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Dozens of large companies "rigged" CEO pay during pandemic, study claims

Rising CEO pay amplifies calls to tax the rich
Rising CEO pay during the pandemic amplifies calls to tax the rich 06:06

Half of the 100 largest U.S. employers of low-wage workers adjusted their CEO pay packages last year, sweetening rewards for chief executives during the pandemic while cutting pay for average workers.

The study, from the Institute for Policy Studies, found that CEO pay at 51 of 100 companies whose compensation practices were examined by the left-leaning think tank rose an average of 29% last year. Meanwhile, many of those same companies reduced or furloughed its workers. As a result, the average worker's paycheck for 2020 fell 2% at those companies.

"The most common justification for pumping up CEO pay during the pandemic was that it was critical to 'retain talent,'" said Sarah Anderson, lead author of the IPS chief executive pay study. "The notion that one individual almost single-handedly creates corporate value, and so he should be paid whatever it takes to keep him from abandoning ship, has always been absurd. But in the middle of a pandemic crisis, when frontline employees are demonstrating just how essential they are to our economy and health, it's even more preposterous."

Swelling pay gap

The study cited a large auto-parts company called Aptiv, which made adjustments that boosted the total value of CEO Kevin Clark's total compensation to just over $31 million last year, according to a filing with the Securities and Exchange Commission. That was more than double the $15 million the company paid Clark in 2019. 

At the same time, Aptiv, which changed its name from Delphi Automotive in 2017, cut the pay of its average worker by 19% last year, to $5,906 a year. That figure includes part- and full-time workers, as well as many employees who work for the company outside the U.S.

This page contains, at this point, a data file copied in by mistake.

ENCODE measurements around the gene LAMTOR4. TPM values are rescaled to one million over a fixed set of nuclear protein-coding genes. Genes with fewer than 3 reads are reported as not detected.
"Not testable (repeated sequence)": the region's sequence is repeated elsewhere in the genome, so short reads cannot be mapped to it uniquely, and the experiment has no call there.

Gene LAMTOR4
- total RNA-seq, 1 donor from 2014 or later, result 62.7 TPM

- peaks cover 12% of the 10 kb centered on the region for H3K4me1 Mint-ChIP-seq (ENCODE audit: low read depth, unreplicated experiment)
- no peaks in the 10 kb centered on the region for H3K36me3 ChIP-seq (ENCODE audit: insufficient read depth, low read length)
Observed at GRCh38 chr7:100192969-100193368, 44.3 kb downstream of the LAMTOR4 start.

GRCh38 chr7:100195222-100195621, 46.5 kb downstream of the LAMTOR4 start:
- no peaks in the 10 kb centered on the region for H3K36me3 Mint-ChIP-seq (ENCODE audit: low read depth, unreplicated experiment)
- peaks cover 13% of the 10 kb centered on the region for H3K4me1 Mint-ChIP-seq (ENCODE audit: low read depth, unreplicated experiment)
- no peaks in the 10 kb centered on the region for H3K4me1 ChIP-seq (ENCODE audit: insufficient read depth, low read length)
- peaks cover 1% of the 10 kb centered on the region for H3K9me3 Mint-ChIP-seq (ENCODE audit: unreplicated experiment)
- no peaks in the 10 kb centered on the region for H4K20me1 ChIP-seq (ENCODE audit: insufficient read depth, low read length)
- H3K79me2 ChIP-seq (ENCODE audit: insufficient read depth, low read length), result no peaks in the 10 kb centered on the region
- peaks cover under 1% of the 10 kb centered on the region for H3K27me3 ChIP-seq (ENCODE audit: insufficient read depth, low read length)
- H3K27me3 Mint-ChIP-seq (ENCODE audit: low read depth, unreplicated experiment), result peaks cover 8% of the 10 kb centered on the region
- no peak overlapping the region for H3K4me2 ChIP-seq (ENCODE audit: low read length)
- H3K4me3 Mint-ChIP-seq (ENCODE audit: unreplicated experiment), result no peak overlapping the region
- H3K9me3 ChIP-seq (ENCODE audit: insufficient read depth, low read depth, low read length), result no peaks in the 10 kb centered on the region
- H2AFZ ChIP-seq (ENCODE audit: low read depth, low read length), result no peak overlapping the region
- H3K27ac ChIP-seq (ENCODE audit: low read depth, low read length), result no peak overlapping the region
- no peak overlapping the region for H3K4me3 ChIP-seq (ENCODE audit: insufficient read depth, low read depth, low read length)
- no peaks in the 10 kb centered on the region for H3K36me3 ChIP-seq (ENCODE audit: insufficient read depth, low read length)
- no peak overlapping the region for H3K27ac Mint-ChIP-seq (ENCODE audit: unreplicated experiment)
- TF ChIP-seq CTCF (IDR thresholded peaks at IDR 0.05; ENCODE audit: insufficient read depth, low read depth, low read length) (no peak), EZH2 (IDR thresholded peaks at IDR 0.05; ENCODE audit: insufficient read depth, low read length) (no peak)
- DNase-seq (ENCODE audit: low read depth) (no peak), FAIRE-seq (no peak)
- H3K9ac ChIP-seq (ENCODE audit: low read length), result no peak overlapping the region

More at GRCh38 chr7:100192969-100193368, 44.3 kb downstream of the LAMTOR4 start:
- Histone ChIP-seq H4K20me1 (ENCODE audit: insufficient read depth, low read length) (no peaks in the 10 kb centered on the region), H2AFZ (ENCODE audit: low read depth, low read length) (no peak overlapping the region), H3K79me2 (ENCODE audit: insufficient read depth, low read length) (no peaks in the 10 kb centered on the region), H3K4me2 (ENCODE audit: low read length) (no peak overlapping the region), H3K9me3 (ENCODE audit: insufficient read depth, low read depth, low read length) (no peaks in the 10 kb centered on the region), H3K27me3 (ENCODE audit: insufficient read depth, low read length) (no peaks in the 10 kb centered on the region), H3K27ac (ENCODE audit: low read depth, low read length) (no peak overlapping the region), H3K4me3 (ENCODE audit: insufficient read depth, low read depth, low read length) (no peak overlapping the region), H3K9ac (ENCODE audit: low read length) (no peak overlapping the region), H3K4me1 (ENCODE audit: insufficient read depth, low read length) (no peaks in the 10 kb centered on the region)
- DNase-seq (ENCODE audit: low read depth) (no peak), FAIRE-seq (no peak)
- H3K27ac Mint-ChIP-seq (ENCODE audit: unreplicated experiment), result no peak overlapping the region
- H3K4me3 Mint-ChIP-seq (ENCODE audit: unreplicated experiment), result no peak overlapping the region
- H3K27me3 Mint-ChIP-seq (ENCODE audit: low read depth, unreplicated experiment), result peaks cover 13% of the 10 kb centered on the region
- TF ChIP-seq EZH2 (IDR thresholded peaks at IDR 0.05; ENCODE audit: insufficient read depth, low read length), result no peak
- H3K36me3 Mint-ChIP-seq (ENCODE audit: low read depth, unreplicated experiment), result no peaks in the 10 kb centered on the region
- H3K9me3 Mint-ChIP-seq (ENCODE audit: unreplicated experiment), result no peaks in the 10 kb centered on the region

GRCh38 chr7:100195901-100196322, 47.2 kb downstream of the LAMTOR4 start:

In its proxy statement, Aptiv said the $31 million pay figure for its CEO includes an accounting adjustment that does not reflect actual compensation. The company said that excluding the adjustment, its CEO made $13.5 million last year, down 11% from 2019. Based on that lower number, Clark's 2020 pay was  2,279 times that of median employees, up from up 2,077 times in 2019.

An Aptiv spokesperson said the company's pay ratio reflected that many of the company's workers live outside the U.S., as well as the accounting adjustment. 

"Less than half of what was reported for 2020 was actual CEO compensation," the spokesperson said. "The proactive steps to protect the safety and welfare of our employees [during the pandemic] and deliver for customers enabled Aptiv to maintain a strong workforce and resilient operations."

"Dirty secret"

The IPS study echoes earlier reports, including an article last month by CBS MoneyWatch, showing that many large companies relaxed their pre-pandemic executive performance goals last year in order to boost corporate leaders' pay, when the financial results alone did not justify it. 

A separate Bloomberg report found that the compensation committees of more than 300 companies in the S&P 500-stock index changed their executive compensation metrics last year. That enabled the executives as a whole to reap hundreds of millions of dollars in bonuses that would have been wiped out without those adjustments, according to the news service.

The IPS study attributes the rise in CEO pay to what it calls a "rigged" system that rewards top executives even when companies perform poorly, as many did last year during the pandemic. 

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Others counter that CEOs get much of their compensation in stock and options rather than cash, which is viewed by compensation consultants as a good way to tie execs' pay to company performance.

But when the stock market and the economy diverge, as they did in 2020 — the stock market surged to record highs last year despite the pandemic-stalled economy — CEO pay and financial results can diverge as well.

"CEO pay last year revealed the dirty secret that CEOs are not really paid based on their own individual performance," said Brian Rees, deputy director of corporations and markets at the AFL-CIO. "When you compensate CEOs based on share prices, it incentivizes destructive behavior, but also contributes to economic inequality."

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